Premises Liability: Landlord Must Change Locks

Posted By:
Locksmith changing lock

Your Chicago and Berwyn Premises Liability Lawyers at Grazian and Volpe want clients and the general public to know about the new Illinois law mandating when a Landlord Must Change Locks.

A new Illinois Public Act (97-470) requires a landlord to “change or re-key” locks of their rental property after a renter moves out if the new renter has a written lease agreement. If the landlord does not change or re-key the locks the landlord will be liable for any damages for theft that occur. It exempts the following situations: 1) apartment buildings with four units or less if  the owner occupies one of the units or 2) a rented room in a private home also occupied by the owner.

In an August article, we discussed a recent verdict holding a landlord responsible for the assault and resulting damages to a renter/plaintiff where the landlord neglected to properly secure a building. ( 8/1/11). The jury found that the landlord could have “reasonably foreseen” the criminal activity resulting from his neglect to provide a secure environment.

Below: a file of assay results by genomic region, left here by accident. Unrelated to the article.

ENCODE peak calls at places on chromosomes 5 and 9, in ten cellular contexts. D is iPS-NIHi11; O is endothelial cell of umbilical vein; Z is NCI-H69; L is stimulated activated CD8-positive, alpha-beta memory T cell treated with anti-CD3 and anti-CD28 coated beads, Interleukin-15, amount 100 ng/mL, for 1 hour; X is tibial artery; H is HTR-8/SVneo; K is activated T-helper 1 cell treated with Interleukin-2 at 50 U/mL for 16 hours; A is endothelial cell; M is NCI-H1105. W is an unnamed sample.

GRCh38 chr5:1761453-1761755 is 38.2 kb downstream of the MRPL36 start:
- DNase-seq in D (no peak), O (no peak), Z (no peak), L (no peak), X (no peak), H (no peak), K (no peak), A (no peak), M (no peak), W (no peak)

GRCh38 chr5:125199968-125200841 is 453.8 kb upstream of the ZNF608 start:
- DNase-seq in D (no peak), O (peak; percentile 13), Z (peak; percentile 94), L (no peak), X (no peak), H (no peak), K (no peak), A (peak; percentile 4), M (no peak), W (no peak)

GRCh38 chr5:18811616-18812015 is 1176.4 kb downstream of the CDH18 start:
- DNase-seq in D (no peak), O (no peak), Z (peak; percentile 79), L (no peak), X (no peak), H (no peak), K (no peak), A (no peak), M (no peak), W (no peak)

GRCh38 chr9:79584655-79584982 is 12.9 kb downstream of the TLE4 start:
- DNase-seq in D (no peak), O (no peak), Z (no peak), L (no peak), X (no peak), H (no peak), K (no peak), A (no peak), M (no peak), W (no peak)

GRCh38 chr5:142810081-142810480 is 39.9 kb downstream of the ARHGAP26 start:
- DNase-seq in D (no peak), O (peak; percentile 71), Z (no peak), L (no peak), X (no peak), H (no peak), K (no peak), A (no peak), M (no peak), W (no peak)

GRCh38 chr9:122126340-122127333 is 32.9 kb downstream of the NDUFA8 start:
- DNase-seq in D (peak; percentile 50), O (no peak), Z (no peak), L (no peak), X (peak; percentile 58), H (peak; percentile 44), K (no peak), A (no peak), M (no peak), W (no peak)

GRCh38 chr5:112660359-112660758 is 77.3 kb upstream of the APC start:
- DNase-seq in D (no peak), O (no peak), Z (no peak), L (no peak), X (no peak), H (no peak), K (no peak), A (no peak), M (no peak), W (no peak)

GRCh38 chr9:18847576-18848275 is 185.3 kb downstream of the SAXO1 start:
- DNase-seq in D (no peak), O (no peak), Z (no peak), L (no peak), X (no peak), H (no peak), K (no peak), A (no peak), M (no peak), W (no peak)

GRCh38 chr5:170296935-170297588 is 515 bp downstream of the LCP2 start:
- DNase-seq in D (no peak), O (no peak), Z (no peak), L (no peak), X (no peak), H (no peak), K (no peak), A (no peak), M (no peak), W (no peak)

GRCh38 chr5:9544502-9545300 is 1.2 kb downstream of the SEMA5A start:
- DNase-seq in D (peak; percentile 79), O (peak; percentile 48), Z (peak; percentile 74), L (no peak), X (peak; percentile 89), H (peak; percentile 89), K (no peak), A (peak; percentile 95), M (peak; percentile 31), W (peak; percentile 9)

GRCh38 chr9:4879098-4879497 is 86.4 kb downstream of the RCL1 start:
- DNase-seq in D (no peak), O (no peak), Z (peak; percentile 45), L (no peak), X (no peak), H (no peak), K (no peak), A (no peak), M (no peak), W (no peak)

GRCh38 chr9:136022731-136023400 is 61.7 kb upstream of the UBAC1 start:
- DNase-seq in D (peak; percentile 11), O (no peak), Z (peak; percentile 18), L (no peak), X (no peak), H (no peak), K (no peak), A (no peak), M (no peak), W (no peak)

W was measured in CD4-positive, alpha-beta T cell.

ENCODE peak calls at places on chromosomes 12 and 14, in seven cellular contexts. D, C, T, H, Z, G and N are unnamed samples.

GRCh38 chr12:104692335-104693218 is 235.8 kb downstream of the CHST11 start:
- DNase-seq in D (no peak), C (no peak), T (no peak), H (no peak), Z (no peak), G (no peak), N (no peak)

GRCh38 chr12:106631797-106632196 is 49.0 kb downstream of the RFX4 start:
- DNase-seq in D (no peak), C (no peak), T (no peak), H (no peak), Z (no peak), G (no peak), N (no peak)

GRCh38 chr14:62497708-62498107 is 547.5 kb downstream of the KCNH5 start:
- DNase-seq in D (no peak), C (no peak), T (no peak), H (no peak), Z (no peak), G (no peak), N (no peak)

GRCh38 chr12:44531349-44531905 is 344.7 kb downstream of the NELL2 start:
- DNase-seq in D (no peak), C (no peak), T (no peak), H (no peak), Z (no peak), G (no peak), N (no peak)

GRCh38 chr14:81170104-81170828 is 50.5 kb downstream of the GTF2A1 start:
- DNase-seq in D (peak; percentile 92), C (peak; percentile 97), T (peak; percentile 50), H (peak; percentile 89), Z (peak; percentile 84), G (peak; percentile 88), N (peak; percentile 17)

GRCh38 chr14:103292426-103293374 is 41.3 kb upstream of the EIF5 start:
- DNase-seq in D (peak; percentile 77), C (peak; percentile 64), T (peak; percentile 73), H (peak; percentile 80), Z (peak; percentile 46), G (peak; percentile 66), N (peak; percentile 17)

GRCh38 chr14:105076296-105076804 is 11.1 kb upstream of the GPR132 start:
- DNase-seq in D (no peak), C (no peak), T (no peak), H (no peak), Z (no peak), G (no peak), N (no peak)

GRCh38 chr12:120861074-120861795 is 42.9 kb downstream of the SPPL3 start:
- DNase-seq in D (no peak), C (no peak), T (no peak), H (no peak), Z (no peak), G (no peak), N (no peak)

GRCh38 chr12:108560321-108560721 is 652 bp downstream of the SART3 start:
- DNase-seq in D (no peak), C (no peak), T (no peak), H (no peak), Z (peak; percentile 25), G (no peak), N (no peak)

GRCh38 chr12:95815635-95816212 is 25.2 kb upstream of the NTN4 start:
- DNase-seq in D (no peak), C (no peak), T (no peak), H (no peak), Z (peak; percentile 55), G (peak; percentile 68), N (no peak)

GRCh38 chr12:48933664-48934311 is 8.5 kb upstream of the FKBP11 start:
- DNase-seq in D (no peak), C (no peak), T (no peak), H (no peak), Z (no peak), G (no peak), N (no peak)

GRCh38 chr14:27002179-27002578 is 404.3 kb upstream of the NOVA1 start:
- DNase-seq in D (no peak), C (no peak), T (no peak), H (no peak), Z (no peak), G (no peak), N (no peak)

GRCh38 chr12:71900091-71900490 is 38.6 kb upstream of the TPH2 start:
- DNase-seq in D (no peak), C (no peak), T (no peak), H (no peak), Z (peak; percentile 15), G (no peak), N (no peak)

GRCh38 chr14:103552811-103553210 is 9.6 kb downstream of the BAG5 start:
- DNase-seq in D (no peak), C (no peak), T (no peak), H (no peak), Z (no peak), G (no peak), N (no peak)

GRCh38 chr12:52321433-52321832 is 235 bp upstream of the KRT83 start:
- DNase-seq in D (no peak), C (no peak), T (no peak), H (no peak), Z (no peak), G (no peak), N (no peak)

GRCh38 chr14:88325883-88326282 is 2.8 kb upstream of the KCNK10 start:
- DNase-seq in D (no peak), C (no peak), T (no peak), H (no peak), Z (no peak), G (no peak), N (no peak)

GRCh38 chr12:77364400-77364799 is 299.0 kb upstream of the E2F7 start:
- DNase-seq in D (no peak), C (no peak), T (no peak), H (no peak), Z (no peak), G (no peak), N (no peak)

This new Illinois Public Act should provide additional ammunition in the protection of tenants and advocacy of their rights.

The Chicago and Oak Lawn Premises Liability Lawyers at Grazian and Volpe have successfully advocated premises liability cases in for over 25 years. We welcome the intent of this new act and will watch for any court rulings establishing its scope in the personal injury and premises liability context. Please watch for John Grazian on WCIU, You and Me in the Morning where he fields questions from viewers on personal injury and workers’ injury topics. John also loves to talk law and does so on Twitter at GrazianTalksLaw.

About the Author

Kurt D. Lloyd is a plaintiff’s trial lawyer who focuses on medical malpractice and other catastrophic injury cases. He lives in Chicago and represents injured clients throughout Illinois. He is also the founder of Lloyd Law Group, Ltd.

Chicago accident lawyer Kurt D. Lloyd